Although the finding of facts by a judge who has heard witnesses, isnormally entitled to weight and it is the settled principle of this Courtnot to disturb such a finding, I am of the view that in the instant case,the learned District Judge has misdirected himself on the law and hasdrawn incorrect inferences from the facts. After a careful considerationof the oral and documentary evidence-led in the case, and the authoritiescited before us, I am of the view that the plaintiff has failed to provethe particular rule of succession alleged by him. He has not shownthat the sissyanu sisya paramparawa rule, which is presumed to applyin Ceylon as the law of succession, unless the contrary be shown, did notapply to this temple. It is a settled rule of law that any rule of succes-sion, other than the sissyanu sisya paramparawa, has to be regarded asan exception to the general rule, and the burden of proving such a rulerests on the party who seeks to establish any right under it (vide EriminneUnnanse v. Senabowe Unnanse x; Dantura Unnanse v. The Governmentof Ceylon 2).,
According to the pupillary succession known as sissyanu sisya param-parawa, after the death of the chief incumbent of a Buddhist temple,his eldest pupil succeeds him unless he had deserted his tutor or sufferedwhat may be termed as ‘ecclesiastical death’, such as being disrobed etc.This rule, which has had a flourished existence for over two hundredyears, has undergone known deviations (vide Okandeyaye WangeesaThera v. Mulgirigala Sunanda Thera3).
The early decisions of this Court recognised the right of the founderto appoint all his pupils to the incumbency. When the founder of avihare appoints several pupils to succeed him, they all become entitledto the temple; one of them is elected as superior and the others partici-pate in the benefits (vide Dantura TJnnanse v. Government of Ceylon(supra)) and this rule received the approval of Bertram C.J., inSaranankara Unnanse v. Indajoti Unnanse 4 and several other cases(compare Dewandra Unnanse v. Sumangala Terunnanse5; PiyaratneUnnanse v. Medankara Terunnanse 8).
Although the original rule as postulated by the Malwatte priests, isthat it is only the founder priest of a vihare who could appoint a numberof pupils to succeed him, this right appears to have been extended to
1 (1832) 1869-1871 Vanderstraaten Reports, Appendix D.a (Ibid).
8 8.C. 520/D.C- Tae.galle 631. S.C. Minnies of 14th September 1962. [65 N.L.R. 388].4 (1918) 20 A'. L. R. 398.6 (1927) 29 N. L. R. 415.
8 (1931) 32 N. L. R. 271.
TAMBIAH, J.—K amburugamuwa Piyanavda Terunnanse v. XJyangoda 181
any incumbent. Jayewardene A.J., in the case of Gunananda Unnansev. Uewarakkita Unnansex, in discussing the right of an incumbent toappoint his pupil, summarised the rule as follows (vide 26 N. L. R.at page 275):
“He can appoint by will or deed more than one pupil to succeedhim ; in such a case these pupils, although called jointly, succeed inrotation according to seniority. The pupil who succeeds last canappoint one of his pupils, and, in the absence of such an appointment,his senior pupil will succeed him to the exclusion of the pupils of theprevious incumbents.” (vide also Piyaratne Unnanse v. MedankaraTerunna?ise (supra).)
Applying these principles to the facts of the instant case, even ifone accepts the contention of the respondent’s counsel that after thedeath of Ahangama Dhammananda, Sangharakbitha, Jothirathana,Seeladhara and Rathanasara succeeded to the incumbency by way ofrotation, in the order mentioned, there is nothing to suggest that therule of sissyanu sisya paramparawa was not followed.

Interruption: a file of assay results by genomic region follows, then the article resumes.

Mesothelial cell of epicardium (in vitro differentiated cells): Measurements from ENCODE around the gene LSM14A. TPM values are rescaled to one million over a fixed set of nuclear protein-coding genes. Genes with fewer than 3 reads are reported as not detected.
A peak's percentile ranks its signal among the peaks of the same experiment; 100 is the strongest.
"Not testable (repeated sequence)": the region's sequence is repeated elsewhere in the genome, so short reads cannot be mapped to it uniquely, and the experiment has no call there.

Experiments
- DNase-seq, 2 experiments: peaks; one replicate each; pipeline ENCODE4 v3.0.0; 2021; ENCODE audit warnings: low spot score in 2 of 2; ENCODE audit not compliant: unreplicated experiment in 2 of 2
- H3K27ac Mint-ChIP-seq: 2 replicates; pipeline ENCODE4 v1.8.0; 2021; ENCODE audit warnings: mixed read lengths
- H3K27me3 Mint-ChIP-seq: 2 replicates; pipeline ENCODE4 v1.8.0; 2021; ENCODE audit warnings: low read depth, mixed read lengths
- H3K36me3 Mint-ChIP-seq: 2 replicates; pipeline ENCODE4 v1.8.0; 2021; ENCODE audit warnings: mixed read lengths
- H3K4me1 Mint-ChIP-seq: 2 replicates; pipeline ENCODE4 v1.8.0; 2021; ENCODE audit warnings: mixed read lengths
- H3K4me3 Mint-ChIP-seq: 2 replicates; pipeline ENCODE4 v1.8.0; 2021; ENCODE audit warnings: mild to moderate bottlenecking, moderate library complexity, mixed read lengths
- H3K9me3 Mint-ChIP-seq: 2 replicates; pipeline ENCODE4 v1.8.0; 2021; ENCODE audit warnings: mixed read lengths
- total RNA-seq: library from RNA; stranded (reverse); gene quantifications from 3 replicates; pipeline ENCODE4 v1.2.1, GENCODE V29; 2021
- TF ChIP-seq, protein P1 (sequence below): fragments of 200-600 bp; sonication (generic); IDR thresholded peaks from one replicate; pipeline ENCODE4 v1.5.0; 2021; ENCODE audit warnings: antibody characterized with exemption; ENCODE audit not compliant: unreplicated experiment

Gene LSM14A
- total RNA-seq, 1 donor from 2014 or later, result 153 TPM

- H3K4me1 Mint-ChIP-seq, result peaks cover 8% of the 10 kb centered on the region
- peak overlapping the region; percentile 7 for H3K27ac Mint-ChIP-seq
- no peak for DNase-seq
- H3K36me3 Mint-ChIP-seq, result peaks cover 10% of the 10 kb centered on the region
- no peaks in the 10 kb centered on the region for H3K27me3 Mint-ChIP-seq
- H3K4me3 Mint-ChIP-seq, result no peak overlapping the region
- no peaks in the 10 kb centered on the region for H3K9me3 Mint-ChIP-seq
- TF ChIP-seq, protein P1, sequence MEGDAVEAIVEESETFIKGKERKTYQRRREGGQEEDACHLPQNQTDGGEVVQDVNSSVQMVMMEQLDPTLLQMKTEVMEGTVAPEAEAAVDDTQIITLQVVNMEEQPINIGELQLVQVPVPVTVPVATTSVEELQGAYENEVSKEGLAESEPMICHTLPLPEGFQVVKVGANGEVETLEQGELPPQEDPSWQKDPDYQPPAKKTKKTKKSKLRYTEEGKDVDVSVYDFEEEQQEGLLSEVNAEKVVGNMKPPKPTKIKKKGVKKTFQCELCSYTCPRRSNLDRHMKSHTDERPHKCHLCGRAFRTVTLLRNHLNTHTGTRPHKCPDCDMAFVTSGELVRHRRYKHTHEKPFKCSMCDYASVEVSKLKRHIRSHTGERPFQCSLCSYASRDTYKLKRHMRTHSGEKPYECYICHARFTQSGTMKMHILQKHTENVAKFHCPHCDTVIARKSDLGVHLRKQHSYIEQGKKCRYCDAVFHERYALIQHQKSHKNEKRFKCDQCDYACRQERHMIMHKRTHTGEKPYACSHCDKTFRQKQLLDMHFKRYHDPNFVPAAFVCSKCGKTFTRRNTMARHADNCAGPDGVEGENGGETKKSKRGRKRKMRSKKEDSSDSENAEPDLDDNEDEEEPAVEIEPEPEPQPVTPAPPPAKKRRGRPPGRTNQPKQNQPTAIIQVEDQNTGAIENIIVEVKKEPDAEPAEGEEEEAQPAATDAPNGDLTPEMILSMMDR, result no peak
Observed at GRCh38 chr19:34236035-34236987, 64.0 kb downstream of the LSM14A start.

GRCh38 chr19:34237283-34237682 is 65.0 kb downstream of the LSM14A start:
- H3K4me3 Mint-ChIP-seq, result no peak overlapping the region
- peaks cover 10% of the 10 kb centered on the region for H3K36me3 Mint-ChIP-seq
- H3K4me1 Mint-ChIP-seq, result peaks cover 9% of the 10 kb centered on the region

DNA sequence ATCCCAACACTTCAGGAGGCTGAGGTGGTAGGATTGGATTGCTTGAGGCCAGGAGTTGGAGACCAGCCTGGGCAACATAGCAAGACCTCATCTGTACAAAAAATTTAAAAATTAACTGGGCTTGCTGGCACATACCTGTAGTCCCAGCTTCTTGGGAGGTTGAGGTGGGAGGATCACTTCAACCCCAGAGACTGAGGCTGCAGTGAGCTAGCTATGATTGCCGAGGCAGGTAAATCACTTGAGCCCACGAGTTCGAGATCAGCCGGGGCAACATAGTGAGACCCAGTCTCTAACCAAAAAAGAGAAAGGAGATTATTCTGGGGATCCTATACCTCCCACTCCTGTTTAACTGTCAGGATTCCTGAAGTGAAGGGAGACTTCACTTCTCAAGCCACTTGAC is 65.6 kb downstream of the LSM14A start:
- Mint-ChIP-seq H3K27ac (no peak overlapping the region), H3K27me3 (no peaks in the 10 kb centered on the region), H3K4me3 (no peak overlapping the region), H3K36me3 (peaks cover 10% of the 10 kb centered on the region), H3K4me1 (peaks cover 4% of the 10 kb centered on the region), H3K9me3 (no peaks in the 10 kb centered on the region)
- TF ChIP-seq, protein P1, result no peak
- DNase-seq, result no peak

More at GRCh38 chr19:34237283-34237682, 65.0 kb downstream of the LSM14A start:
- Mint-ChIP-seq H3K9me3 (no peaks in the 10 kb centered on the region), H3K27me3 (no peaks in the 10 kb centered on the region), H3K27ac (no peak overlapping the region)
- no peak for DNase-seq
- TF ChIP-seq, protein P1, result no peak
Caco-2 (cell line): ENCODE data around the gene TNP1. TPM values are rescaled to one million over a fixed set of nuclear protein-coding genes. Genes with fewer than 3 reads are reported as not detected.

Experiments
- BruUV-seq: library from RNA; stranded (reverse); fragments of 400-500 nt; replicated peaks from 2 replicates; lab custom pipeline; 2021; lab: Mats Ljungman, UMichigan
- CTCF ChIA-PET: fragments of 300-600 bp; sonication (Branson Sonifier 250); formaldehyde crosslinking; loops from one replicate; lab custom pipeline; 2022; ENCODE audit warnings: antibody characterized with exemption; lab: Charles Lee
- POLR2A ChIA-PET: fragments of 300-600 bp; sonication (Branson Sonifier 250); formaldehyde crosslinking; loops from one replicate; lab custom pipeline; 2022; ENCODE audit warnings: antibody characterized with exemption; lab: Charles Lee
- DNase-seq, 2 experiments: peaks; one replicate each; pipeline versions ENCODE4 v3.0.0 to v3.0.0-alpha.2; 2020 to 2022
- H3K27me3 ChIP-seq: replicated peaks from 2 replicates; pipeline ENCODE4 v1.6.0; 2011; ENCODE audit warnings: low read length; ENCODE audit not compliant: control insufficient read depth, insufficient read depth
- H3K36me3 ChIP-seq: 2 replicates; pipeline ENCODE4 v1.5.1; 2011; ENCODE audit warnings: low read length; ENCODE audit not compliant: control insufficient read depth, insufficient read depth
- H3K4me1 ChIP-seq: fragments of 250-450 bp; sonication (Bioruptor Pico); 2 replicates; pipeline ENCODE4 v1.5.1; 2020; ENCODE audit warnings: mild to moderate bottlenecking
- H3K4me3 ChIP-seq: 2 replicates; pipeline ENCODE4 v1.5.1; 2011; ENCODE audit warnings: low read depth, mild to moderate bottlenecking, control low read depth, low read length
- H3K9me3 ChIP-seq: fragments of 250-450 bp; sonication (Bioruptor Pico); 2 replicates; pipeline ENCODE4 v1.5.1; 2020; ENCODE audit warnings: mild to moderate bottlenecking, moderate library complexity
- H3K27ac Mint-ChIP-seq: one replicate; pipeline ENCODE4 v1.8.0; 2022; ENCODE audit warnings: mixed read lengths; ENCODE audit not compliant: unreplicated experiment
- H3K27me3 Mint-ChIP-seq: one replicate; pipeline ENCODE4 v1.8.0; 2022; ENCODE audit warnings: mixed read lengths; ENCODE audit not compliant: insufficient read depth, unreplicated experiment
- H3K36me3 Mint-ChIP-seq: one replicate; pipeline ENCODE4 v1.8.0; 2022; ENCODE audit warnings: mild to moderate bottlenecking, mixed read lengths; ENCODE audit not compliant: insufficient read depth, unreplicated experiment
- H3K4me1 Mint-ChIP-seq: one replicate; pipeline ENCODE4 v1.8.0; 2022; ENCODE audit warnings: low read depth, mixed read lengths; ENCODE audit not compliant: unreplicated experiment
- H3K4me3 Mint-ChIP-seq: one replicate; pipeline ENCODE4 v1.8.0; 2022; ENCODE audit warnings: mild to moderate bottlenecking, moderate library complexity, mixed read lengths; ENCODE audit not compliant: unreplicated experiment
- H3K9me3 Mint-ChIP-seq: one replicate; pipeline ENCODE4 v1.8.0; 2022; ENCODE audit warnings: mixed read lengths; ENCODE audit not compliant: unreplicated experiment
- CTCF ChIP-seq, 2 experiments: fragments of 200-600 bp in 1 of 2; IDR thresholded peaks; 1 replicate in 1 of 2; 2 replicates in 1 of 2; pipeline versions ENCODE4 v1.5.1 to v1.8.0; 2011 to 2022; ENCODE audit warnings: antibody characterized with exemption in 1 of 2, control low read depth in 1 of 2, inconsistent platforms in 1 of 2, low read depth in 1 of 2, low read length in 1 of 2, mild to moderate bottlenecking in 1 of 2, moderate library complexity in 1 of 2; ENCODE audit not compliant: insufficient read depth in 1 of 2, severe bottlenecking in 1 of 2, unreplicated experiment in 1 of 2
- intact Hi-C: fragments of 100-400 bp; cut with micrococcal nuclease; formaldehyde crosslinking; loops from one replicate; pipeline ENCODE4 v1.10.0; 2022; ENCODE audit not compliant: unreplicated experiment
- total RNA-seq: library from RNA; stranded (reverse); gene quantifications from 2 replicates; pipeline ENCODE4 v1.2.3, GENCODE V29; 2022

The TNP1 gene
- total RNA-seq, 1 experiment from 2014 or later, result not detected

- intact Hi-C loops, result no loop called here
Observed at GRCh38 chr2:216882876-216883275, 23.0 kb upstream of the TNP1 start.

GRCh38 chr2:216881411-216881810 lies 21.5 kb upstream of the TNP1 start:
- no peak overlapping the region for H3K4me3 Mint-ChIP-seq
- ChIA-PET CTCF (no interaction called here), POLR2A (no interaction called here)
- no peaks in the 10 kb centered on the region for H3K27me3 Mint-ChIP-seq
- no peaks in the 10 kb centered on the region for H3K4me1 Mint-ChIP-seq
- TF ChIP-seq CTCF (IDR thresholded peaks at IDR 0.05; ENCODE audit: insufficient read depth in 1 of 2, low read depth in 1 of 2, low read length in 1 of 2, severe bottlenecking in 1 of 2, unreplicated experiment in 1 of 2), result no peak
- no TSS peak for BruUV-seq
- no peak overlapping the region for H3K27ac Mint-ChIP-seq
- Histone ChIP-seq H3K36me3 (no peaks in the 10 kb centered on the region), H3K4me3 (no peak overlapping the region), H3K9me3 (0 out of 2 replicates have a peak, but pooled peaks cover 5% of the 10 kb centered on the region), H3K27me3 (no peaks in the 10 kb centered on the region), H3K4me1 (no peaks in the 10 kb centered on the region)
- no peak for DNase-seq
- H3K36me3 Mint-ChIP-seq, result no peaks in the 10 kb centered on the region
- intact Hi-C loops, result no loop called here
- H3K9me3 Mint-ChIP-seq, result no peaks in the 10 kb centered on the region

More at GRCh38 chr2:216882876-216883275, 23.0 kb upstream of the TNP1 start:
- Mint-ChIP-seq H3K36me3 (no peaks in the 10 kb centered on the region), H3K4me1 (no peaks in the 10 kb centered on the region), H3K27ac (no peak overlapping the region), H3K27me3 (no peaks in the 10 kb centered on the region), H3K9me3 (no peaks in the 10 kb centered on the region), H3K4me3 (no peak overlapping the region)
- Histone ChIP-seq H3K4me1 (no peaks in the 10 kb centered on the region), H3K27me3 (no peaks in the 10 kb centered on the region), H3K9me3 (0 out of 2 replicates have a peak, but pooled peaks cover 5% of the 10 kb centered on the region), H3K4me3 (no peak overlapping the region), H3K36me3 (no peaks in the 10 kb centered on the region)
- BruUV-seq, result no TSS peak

By deed P9 of 1838, Ahangama Dhammananda, after reciting that hedesires to dispose of the movable and immovable property which he gotfrom his tutor and by his own exertions, devised the Vihare and itstemporalities to his six pupils to be shared equally by them. Since aBuddhist temple is indivisible, by the rules of succession set out earlier,its pupils would have become incumbents according to their seniorityand when Rathanasara, the last of the pupils of Dhammananda, died,his eldest pupil would have succeeded to the incumbency. There isevidence in this case that Polhene Maha Dharmarathana, th.3 eldestpupil of Rathanasara, succeeded to this temple as incumbent.
An attempt made by Sangharakhitha to nominate his pupil, WalgamaDhammananda, to succeed him by granting one sixth share of the temple"by last will, PI8, shows that Sangharakhitha believed in the sissyanu sisyaparamparawa rule of succession. This attempt again negatives theusage relied on by the plaintiff that another form of succession appliedto this temple.
The plaintiff, who relied on a pedigree in which he set out the order ofsuccession to the incumbency of this temple, was compelled to admitthat apart from what he had seen in the documents, he does not knowanything personally. He also admitted that he had not seen the priests,and although he claims to know the paramparawa, bis knowledge of thepedigree is based on the inferences he had drawn from the documentsproduced in the case. It is common ground that Seeladhara, at somestage, officiated as the viharadipathy.
In order to prove that Seelarathana* succeeded to the incumbencyafter Seeladhara, the plaintiff relied on two indentures of leases P21 of1839, and P38 of 1879, purported to have been executed by Rathanasaraas chief incumbent of Godakanda. An assertion in an indenture of lease